“Before iGuideline, I built another app called iTableAmount, which shipped in 2014,” McMullan continued. “That was a proof-of-concept app I built for both the Mac and iOS to prove that I could create documents that are cross-platform compatible and that could be saved in iCloud.”

Wenner’s coding involvement lies in between Lachance’s and McMullan’s. He noted he’s been coding since he was 11, but unlike McMullan, he doesn’t build the product. “I can recognize the nature of the problem and a possible solution,” he said. “I can code an initial version that I can hand off to developers.”

The importance of networking

People other than developers are helping these lawyers in their tech startup journeys. They bring aptitudes that the ideating lawyer may lack, like management, marketing and other requisite business expertise.

Lachance encourages tech entrepreneurs looking for the right mix of skills to seek tech startup communities in their cities. “There’s a desire for people to merge capabilities and insights,” he said. “We’re residents of the Legal Innovation Zone at Ryerson,” Wenner said. “I’m also on the executive of Toronto Legal Hackers.”

To reassure lawyers who hesitate at the thought of joining a group of “hackers,” legal or not, Wenner distinguishes between hacking — “finding an elegant solution to a technological problem” — and criminal hacking, or cracking.


Lawyers who moonlight may need to write off “work/life balance” as a pipe dream. Wenner, for instance, isn’t currently practising, choosing instead to focus on CiteRight. Lachance only did one file in 2016, “and they sought me out. I said ‘That’s interesting! I’ll fit it in.’ While I remain a practising lawyer, it doesn’t fund my life in any meaningful way.”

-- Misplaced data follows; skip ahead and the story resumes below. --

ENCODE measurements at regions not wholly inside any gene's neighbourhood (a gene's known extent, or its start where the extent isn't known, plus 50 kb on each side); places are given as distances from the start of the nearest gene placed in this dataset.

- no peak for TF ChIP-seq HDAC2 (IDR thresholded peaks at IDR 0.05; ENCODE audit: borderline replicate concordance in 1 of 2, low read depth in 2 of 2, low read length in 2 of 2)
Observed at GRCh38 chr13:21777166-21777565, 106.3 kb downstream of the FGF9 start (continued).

McMullan builds his software tools using sweat equity while maintaining his practice, but he candidly acknowledged the difficulty of late nights of coding followed by morning court appearances.

He wouldn’t give it up. “In law, we don’t really build anything,” he mused. “I found personally there was something missing, so I wanted to build something, something I needed.”

Lachance is blunt about his view of the technology entrepreneur’s journey. “There are only two options,” he said. “Keep it as a hobby, or go all in. There’s no in-between.”

Nervous about their prospects, lawyers might want to seek a middle ground. CiteRight’s Wenner understands. “At any early-stage company, you worry about somebody you haven’t heard of scooping you, developing a similar product.”

Lachance acknowledged the risks involved, and insisted lawyers embrace them, even if they do so slowly. “There’s lots of room for hobbyist lawyers who participate in legal hacker communities. I encourage lawyers to indulge their interest in working with other professionals to develop solutions. It’s exciting, it’s engaging and you don’t have to give up your job to do it,” he said.

“If you want to turn this into a business, you must go all in.”

In part two of this series, the three entrepreneurs discuss the markets they face, their marketing insights and their business development tactics.

This article originally appeared on The Lawyer’s Daily website, published by LexisNexis Canada Inc.